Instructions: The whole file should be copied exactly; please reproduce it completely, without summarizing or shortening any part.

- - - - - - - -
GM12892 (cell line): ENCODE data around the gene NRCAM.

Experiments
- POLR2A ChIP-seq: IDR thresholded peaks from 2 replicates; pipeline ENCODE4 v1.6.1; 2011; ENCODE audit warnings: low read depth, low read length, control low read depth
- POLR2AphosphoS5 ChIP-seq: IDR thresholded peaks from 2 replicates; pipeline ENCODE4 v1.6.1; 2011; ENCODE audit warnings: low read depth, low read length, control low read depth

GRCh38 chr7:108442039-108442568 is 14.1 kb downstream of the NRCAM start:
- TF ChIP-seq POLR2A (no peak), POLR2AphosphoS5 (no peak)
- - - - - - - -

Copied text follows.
GM12892 (cell line): ENCODE data around the gene NRCAM.

Experiments
- POLR2A ChIP-seq: IDR thresholded peaks from 2 replicates; pipeline ENCODE4 v1.6.1; 2011; ENCODE audit warnings: low read depth, low read length, control low read depth
- POLR2AphosphoS5 ChIP-seq: IDR thresholded peaks from 2 replicates; pipeline ENCODE4 v1.6.1; 2011; ENCODE audit warnings: low read depth, low read length, control low read depth

GRCh38 chr7:108442039-108442568 is 14.1 kb downstream of the NRCAM start:
- TF ChIP-seq POLR2A (no peak), POLR2AphosphoS5 (no peak)